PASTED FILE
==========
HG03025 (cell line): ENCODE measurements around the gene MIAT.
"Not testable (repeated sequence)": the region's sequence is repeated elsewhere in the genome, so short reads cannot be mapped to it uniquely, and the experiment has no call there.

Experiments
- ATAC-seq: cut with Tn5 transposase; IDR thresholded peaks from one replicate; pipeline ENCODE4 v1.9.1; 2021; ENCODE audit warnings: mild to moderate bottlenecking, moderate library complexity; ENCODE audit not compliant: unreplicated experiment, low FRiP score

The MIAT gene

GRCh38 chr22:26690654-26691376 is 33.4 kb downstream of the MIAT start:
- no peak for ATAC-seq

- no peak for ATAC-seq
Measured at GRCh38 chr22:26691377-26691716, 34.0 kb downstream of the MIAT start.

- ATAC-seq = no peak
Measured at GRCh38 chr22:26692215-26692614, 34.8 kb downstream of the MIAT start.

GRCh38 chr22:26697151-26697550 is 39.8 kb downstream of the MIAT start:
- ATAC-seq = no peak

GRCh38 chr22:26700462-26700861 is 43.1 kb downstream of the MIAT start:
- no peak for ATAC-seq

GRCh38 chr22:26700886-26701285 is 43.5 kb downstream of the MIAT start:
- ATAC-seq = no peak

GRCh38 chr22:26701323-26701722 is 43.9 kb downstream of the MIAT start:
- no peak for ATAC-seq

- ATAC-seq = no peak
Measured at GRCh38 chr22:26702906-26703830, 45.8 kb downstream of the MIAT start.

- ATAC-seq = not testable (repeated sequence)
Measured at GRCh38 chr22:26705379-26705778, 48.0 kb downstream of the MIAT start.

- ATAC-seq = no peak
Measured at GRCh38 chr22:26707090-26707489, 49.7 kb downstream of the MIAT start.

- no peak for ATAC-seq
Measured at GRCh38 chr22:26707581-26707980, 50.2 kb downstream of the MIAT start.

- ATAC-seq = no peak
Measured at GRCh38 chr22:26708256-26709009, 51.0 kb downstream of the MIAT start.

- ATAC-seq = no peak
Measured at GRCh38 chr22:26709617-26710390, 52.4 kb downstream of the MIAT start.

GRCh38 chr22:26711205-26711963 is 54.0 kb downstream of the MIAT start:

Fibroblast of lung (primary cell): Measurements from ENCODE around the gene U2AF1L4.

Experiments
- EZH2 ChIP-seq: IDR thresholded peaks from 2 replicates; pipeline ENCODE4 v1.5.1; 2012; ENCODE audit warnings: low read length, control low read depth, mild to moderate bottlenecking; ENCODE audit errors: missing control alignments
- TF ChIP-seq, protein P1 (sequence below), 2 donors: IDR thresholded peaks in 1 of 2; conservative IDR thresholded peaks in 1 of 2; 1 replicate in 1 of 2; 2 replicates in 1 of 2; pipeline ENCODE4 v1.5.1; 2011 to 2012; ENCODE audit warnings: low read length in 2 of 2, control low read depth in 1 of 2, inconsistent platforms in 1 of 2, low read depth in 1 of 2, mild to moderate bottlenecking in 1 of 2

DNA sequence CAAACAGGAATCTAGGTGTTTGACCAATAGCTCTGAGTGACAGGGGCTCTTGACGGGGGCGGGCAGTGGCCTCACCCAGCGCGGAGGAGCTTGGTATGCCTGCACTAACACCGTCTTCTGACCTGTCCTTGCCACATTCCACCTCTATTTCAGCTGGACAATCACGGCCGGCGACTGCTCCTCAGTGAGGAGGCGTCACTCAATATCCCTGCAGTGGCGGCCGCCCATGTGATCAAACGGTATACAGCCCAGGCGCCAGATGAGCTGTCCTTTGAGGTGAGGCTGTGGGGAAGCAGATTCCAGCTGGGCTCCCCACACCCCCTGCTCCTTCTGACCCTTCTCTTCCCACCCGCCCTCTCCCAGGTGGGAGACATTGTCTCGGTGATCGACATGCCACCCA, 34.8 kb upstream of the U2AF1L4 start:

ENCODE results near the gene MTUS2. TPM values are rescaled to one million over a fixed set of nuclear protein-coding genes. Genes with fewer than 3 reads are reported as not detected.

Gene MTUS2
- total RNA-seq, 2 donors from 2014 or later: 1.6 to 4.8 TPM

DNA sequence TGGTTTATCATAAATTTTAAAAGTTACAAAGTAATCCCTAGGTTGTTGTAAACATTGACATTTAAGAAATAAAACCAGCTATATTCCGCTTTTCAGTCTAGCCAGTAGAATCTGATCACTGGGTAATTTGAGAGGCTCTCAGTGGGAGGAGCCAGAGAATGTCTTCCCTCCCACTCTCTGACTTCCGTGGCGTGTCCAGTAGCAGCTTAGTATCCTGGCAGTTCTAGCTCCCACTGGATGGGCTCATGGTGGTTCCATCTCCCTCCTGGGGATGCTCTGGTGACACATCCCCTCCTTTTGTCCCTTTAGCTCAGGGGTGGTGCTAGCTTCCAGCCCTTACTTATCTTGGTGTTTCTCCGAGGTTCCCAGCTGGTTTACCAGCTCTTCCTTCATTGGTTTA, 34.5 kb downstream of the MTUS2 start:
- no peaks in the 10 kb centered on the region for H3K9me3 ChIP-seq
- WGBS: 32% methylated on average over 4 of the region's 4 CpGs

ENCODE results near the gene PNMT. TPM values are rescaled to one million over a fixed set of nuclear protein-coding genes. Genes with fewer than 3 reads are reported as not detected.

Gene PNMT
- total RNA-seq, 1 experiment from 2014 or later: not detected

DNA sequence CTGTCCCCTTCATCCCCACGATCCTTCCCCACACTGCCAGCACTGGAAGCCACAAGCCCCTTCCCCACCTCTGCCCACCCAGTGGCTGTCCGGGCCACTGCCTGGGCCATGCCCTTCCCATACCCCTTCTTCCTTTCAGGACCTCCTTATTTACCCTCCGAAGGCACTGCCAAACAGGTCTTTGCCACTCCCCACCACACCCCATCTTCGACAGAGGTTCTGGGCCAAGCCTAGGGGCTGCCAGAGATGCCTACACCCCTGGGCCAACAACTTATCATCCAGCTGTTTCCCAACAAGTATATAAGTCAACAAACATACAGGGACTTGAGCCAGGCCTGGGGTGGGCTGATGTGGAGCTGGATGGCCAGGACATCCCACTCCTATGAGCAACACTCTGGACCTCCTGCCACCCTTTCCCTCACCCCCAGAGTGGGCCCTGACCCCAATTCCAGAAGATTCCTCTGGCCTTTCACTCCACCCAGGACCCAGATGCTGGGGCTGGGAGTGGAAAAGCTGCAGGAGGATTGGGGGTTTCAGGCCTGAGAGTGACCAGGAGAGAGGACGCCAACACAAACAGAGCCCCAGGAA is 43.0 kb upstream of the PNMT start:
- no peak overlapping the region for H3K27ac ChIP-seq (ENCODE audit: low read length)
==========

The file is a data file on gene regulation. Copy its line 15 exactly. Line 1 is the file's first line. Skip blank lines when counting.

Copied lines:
- no peak for ATAC-seq